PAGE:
Poetry

Posthumous

I kept your book
in the garden
where you’d left it
and watched day by day,
as the elements took it over,
sun bleaching the cover
rain swelling its pages.

From the right angle,
I could just make out
your hand drawn notes,
splayed across a corner of text,
the dog-eared page where
you had stopped reading
that sunny afternoon.

In time,
it settled into the loam
and there beneath the roses
framed and shaded in
hemlock and holly,
the book began to take root.

Before long
it stood as tall
as a sunflower,
sentences folded
into leaves,
spine extending
as a stalk.

And at the peak,
new pages began to form
as petals, stamen, pistol
gently folded origami
words not written when
you read the book.

Abstract and wondrous
prose and poems
from beyond the grave,
death having evolved your speech.

Fragments of memoir,
experience and tragedy
the travelogue of a dream
a journey into the surreal.

…such gifts they make of life here…
…blinding sun fractals bent at odd angles…
…Galore and Gore and Grammar…
…the pretense of time, alive and unending…
…my love my love my love…
…do not seek me here, for I am in the earth…

The thing lasted
almost a year
before succumbing,
despite my best efforts,
to the eternal,
withering, bent, and grey
I found it dead
on New Year’s Day.

Still,
I have the transcripts
those I could discern,
interred under glass
in a brightly lit corner
where sometimes
I simply sit and watch
and pretend that I can still
hear you out the window
in the garden below,
living, breathing,
and turning the pages.

Standard
Poetry

Color Into Noise

Up until the 1990s,
they let the peacocks
roam the grounds here,
temperamental as they were,
they would follow you
around the courtyard
and through the gardens.

The birds would
come and go
as they pleased,
flying between
the estate and
the nearby woods,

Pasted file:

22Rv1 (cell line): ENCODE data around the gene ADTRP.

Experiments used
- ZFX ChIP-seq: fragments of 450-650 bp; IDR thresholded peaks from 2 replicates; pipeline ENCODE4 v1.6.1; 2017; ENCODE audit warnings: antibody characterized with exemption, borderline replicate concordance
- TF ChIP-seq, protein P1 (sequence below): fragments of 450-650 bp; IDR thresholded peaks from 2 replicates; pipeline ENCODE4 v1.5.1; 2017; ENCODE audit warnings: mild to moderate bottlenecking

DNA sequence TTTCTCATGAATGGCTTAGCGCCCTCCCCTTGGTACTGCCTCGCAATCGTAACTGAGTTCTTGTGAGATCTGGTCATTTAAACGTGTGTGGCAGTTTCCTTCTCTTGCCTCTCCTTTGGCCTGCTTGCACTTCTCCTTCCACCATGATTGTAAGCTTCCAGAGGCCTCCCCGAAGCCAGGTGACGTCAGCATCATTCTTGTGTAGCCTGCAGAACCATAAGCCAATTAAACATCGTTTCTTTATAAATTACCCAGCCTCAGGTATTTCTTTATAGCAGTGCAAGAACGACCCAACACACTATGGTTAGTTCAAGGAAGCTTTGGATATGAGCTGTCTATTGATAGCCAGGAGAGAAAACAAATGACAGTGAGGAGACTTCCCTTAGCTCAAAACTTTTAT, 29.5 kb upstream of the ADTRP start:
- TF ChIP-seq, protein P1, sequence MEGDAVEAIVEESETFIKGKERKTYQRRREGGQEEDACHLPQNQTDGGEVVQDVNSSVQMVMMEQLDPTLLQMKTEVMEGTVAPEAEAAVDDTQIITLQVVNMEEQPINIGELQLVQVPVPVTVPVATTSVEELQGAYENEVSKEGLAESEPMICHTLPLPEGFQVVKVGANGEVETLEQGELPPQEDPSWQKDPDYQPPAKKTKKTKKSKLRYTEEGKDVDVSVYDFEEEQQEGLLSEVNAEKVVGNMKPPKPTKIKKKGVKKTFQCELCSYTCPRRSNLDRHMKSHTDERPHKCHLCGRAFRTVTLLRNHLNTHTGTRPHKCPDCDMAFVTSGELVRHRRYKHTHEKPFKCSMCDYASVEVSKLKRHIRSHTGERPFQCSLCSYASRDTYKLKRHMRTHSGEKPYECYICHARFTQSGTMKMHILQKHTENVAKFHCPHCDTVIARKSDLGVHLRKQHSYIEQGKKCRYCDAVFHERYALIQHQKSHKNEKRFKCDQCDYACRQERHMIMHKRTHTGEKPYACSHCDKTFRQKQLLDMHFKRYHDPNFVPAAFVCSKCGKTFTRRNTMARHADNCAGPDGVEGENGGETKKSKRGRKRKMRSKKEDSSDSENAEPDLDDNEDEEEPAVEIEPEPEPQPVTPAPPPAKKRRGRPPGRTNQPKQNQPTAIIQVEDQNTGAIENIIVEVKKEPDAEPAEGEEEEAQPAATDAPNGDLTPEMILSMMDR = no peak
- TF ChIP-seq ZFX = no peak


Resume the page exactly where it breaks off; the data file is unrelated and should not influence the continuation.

densely forested
though they were.

In the summer,
you could hear
them out there
most nights,
boys calling out
to the hens,
translating all that
vibrant color into noise.

Standard
Poetry

Secret Santa

I didn’t know for sure
until last Christmas Eve,
when earth and sky
shared the eerie twilight blues
and all the people seemed to glow
with rosy cheeks in
soft bright sweaters.

I was wearing
that tired black dress,
looking down at my children
and up to their father,
dressed up for the kids
as reward for being good.

They cheered
when they saw him,
Santa! Santa! Santa!

But maybe he is
too good of an actor
or not good enough,
because when I saw him
in that red costume
and white beard,
I realized what I was missing.

That night he was
a different man,
or at least
different enough
from the one I knew.

Here was a happy guy
the giving type
always kind
not afraid of a few drinks.

He was everything
my husband wasn’t.

And that was when I knew.

Standard
Poetry

The Winter Fox

I caught a fox inside my
house one morning,
his winter fur a flash
as he was running
down the wooden floors
and steps and past
the sleeping children,
’til he led me to a room
that I had long forgotten.

Under blankets,
wrapped in covers
where I laughed
with my brother
’til a knock came
from the back porch
like the second coming,
so the fox ran to the door
and he laughed as he answered.

And then we were both outside
in the cold, cold forest
the endless paths of winter
stretching out before us
and the fox is running free
on the ground and it’s snowing
and it don’t show signs of stopping
not until the morning
and I think that we can
make it if we just keep walking.

Yes, I know that we can make it
if we just keep walking.

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A Year in The Deepwood

Deepwood: The Unicorn

When I was young,
I sought her
because of her wonder,
that was all that mattered.

When I grew older,
I hunted her
for beauty’s sake,
wanting it for myself.

As a man,
I wanted her
for what she could offer me,
a legend of my own,
immortality perhaps.

I hardly knew what to do,
when I finally caught up
with her, one day at sunset
drinking from a cool, clear pool
in the heart of The Deepwoods.

We wrestled for a time,
but eventually,
I broke her,
tying her to an ancient elm,
with silver rope,
as legend proscribed.

She told me all
the secrets of her kind.

When she was done,
I ground her horn
into my satchel
and drained her blood
into my flask,
through all of which,
she was alive
to preserve potency,
just as I had read
in the ancient texts.

When I emerged
out of The Deepwoods,
I told no one of my kill
and no one laughed
when I quit the hunt,
putting away childish things.

I prospered much from that day,
in my mixing and dealings.

But as an old man,
I see her now in my dreams,
beckoning for me
to join her in the pool,
a dark glint in her eyes.

I wonder what
she wants from me.

I see her sometimes,
even when I am awake,
a brilliant white streak
at the edge of my vision…

But I am too old to be hunted,
aren’t I?

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